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Redefining Agricultural Marketing

The Market News Room at U.S. Department of Agriculture (USDA) in February 1947. USDA Market News reporters have provided almost a century of insight for farmers and commodity trading.

The Market News Room at U.S. Department of Agriculture (USDA) in February 1947. USDA Market News reporters have provided almost a century of insight for farmers and commodity trading.

Over the years, the USDA’s Agricultural Marketing Service (AMS) has changed and evolved to meet the regulatory, statutory and market demands of U.S. agriculture.  The agency’s role, its name and place within the structure of USDA have all evolved over the years.  What hasn’t changed is the commitment to helping U.S. farmers successfully compete domestically and worldwide.

The definition and scope of what marketing means for farms, businesses and communities has also evolved.

AMS has a long history of grading and certification services that not only set and enforce quality standards for the industry, but also give Americans confidence in the quality of the food they purchase.  This broadens that traditional marketing definition from an industry marketing device to a reliable consumer resource.

The Market News divisions have collected, analyzed and evaluated market data across all commodities since 1915—that’s almost a century of market research and evaluation provided equally to businesses and farms of all sizes.  The reports they compile and offer free of charge on a daily, weekly and annual basis may have changed format over the years, but they remain a cornerstone of U.S. commodity trading.  The pricing, quantity and trend information they gather is used by everyone from the Chicago Mercantile Exchange to farmers wanting to competitively price their goods for their local farmers market.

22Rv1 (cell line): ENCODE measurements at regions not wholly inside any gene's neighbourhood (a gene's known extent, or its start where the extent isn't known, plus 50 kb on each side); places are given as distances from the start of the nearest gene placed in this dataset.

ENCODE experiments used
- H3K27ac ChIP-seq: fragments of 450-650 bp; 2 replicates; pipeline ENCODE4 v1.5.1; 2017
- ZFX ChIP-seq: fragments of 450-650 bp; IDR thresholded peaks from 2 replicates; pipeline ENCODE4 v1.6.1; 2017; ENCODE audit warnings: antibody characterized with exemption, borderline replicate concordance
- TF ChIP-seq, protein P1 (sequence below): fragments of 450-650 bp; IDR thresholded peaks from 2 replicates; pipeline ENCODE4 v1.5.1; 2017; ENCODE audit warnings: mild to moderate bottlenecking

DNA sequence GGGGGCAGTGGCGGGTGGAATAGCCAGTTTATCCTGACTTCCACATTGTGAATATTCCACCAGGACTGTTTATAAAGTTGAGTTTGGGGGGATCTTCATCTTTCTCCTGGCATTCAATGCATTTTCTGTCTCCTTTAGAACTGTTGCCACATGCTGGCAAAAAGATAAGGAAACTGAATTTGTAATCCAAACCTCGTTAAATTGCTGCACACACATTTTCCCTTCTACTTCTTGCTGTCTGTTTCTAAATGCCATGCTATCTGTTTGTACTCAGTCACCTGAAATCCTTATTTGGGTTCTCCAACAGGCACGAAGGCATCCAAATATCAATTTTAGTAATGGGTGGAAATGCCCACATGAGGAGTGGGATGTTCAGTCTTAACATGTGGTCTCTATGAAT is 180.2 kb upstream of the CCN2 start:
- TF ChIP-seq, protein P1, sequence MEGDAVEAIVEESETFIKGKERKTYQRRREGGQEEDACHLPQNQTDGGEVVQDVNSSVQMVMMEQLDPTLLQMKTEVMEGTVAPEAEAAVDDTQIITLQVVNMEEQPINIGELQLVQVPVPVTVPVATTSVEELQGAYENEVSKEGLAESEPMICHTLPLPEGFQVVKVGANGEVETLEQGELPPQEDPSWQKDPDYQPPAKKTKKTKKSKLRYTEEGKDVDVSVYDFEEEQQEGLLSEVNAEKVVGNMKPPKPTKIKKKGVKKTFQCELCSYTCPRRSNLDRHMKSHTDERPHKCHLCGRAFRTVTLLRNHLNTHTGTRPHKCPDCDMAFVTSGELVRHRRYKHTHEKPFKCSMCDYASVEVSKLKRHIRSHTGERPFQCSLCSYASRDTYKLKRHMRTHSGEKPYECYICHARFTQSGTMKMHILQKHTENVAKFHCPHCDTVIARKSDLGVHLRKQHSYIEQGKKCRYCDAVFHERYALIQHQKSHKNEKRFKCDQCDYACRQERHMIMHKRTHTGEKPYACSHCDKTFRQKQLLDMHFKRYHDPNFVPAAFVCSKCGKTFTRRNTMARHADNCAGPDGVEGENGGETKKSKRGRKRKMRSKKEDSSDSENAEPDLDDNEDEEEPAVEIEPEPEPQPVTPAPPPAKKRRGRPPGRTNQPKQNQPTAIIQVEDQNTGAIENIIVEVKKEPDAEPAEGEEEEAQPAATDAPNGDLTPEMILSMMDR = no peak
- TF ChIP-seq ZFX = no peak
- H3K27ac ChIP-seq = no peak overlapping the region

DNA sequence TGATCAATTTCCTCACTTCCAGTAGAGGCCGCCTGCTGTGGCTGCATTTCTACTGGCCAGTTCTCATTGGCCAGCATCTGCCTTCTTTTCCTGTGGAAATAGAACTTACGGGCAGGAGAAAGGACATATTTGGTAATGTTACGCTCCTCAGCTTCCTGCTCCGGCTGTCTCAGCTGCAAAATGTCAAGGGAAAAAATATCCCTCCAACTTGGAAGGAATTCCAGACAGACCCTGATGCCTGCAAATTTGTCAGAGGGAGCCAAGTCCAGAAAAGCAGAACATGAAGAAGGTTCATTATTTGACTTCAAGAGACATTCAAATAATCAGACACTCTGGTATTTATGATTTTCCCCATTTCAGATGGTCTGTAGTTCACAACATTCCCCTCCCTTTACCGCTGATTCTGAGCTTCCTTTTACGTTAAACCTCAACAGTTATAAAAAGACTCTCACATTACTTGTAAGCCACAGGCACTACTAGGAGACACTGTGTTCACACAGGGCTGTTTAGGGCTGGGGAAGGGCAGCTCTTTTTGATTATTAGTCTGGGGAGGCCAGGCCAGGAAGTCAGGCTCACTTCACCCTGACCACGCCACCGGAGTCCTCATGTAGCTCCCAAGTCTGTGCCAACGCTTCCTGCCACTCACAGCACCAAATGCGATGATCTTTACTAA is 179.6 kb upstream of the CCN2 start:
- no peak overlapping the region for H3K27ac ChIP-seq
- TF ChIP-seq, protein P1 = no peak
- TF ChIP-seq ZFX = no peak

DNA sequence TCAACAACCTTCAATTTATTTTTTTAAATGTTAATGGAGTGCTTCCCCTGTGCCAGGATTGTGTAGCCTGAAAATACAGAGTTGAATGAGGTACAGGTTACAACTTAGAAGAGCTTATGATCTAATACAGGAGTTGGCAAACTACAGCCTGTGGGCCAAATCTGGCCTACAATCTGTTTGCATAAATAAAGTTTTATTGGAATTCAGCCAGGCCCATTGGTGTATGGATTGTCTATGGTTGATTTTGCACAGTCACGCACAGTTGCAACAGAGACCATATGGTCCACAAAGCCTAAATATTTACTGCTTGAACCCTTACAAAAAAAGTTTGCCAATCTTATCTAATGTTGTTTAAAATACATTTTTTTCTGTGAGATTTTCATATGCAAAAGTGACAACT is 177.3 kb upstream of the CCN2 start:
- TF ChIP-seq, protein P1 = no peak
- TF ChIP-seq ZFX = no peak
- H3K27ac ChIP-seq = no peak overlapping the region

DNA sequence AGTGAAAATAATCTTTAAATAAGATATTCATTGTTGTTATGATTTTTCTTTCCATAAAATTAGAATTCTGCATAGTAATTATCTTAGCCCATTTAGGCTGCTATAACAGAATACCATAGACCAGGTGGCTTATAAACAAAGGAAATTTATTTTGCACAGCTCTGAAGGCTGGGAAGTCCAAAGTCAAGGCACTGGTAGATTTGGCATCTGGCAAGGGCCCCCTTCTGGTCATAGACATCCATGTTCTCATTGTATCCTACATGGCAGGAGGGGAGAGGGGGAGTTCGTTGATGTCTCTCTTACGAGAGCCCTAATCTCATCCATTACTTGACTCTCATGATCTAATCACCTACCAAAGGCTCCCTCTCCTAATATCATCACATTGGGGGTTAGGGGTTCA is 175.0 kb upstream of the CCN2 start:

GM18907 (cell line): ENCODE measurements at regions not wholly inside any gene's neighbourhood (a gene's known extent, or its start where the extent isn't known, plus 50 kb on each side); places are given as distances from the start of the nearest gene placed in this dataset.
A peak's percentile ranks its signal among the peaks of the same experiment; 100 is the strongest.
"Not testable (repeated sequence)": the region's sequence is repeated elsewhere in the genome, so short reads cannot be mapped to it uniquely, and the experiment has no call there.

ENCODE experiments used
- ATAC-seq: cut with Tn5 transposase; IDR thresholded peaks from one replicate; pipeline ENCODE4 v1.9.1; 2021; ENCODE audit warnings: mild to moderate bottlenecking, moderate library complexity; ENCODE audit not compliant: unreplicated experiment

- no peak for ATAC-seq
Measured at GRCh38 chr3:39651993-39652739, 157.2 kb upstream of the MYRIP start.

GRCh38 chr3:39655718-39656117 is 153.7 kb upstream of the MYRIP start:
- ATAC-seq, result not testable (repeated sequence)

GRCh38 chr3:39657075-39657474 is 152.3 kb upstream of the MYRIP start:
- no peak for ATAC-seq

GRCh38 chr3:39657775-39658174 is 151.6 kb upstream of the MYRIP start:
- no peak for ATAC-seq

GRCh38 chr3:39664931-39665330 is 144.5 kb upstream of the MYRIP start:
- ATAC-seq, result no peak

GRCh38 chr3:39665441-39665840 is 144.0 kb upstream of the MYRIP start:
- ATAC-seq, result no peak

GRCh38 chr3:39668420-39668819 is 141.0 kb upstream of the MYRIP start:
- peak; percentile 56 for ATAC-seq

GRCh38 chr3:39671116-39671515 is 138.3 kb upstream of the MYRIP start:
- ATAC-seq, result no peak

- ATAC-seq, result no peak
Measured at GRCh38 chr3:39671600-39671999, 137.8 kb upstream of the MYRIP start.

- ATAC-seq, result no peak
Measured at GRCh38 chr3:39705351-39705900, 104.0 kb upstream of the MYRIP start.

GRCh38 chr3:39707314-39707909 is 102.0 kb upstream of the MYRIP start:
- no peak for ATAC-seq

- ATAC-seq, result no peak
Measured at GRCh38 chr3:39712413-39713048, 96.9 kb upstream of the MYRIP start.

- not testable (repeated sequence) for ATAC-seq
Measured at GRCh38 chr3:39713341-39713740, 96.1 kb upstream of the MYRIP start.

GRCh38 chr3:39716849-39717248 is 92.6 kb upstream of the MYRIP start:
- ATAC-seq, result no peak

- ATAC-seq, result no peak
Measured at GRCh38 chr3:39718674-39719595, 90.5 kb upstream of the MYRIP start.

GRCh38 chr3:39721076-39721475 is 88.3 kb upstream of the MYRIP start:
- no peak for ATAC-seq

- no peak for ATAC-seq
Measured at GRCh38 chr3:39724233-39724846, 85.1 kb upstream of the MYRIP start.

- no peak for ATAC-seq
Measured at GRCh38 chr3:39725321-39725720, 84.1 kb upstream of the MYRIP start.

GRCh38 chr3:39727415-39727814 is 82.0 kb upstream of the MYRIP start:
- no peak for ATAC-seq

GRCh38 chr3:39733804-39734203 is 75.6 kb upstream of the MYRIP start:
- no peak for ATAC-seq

Over the years, the scope of our regulatory and certification services has expanded in response to needs of farmers, processors and consumers.  The National Organic Program (NOP) has worked since 2002 to establish national and international certification standards for organic products.  This year, NOP re-examined their goals and strategies and held open forums for the organic community, with a focus on transparency and outreach.

The support for state and local projects from AMS has played a significant role in building stronger communities, making them more economically viable as well as increasing access to fresh healthy foods.  Grant programs like the Farmers Market Promotion Program (FMPP), the Federal-State Marketing Improvement Program (FSMIP) and the Specialty Crop Block Grant Program (SCBGP) have had a wide impact.  AMS has helped with everything from connecting local farmers with new opportunities to supporting the culture and health of Native American communities.

As we look forward into the next 150 years of USDA, our goals and priorities will continue to evolve to meet the needs of the businesses, communities and industries that depend on our services.  Building on our existing programs and partnerships, we will continue to redefine the scope of marketing and increase agricultural business opportunities in the years to come.

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